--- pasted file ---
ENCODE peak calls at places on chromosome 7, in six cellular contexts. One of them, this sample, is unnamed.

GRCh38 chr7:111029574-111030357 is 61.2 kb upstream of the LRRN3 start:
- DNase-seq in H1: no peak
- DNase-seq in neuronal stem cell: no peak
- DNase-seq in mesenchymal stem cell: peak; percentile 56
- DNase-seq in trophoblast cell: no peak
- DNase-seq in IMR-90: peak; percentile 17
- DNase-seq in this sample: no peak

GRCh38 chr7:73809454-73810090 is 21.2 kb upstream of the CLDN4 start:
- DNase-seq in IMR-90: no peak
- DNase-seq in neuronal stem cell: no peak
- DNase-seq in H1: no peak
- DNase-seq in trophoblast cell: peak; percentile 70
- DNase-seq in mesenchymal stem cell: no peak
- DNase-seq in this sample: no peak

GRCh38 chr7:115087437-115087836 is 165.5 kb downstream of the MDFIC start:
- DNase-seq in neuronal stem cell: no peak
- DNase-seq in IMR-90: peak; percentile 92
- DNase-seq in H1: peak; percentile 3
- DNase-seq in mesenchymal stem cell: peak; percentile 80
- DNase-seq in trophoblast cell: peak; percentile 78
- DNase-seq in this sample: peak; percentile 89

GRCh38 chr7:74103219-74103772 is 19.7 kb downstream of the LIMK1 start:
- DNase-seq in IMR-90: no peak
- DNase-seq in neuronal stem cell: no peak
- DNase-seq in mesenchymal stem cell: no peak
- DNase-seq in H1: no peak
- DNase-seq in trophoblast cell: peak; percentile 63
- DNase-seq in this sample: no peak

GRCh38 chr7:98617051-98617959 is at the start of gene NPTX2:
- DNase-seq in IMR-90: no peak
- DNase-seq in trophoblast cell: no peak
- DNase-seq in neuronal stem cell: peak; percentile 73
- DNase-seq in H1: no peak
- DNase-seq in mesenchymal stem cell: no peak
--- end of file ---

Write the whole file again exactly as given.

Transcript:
ENCODE peak calls at places on chromosome 7, in six cellular contexts. One of them, this sample, is unnamed.

GRCh38 chr7:111029574-111030357 is 61.2 kb upstream of the LRRN3 start:
- DNase-seq in H1: no peak
- DNase-seq in neuronal stem cell: no peak
- DNase-seq in mesenchymal stem cell: peak; percentile 56
- DNase-seq in trophoblast cell: no peak
- DNase-seq in IMR-90: peak; percentile 17
- DNase-seq in this sample: no peak

GRCh38 chr7:73809454-73810090 is 21.2 kb upstream of the CLDN4 start:
- DNase-seq in IMR-90: no peak
- DNase-seq in neuronal stem cell: no peak
- DNase-seq in H1: no peak
- DNase-seq in trophoblast cell: peak; percentile 70
- DNase-seq in mesenchymal stem cell: no peak
- DNase-seq in this sample: no peak

GRCh38 chr7:115087437-115087836 is 165.5 kb downstream of the MDFIC start:
- DNase-seq in neuronal stem cell: no peak
- DNase-seq in IMR-90: peak; percentile 92
- DNase-seq in H1: peak; percentile 3
- DNase-seq in mesenchymal stem cell: peak; percentile 80
- DNase-seq in trophoblast cell: peak; percentile 78
- DNase-seq in this sample: peak; percentile 89

GRCh38 chr7:74103219-74103772 is 19.7 kb downstream of the LIMK1 start:
- DNase-seq in IMR-90: no peak
- DNase-seq in neuronal stem cell: no peak
- DNase-seq in mesenchymal stem cell: no peak
- DNase-seq in H1: no peak
- DNase-seq in trophoblast cell: peak; percentile 63
- DNase-seq in this sample: no peak

GRCh38 chr7:98617051-98617959 is at the start of gene NPTX2:
- DNase-seq in IMR-90: no peak
- DNase-seq in trophoblast cell: no peak
- DNase-seq in neuronal stem cell: peak; percentile 73
- DNase-seq in H1: no peak
- DNase-seq in mesenchymal stem cell: no peak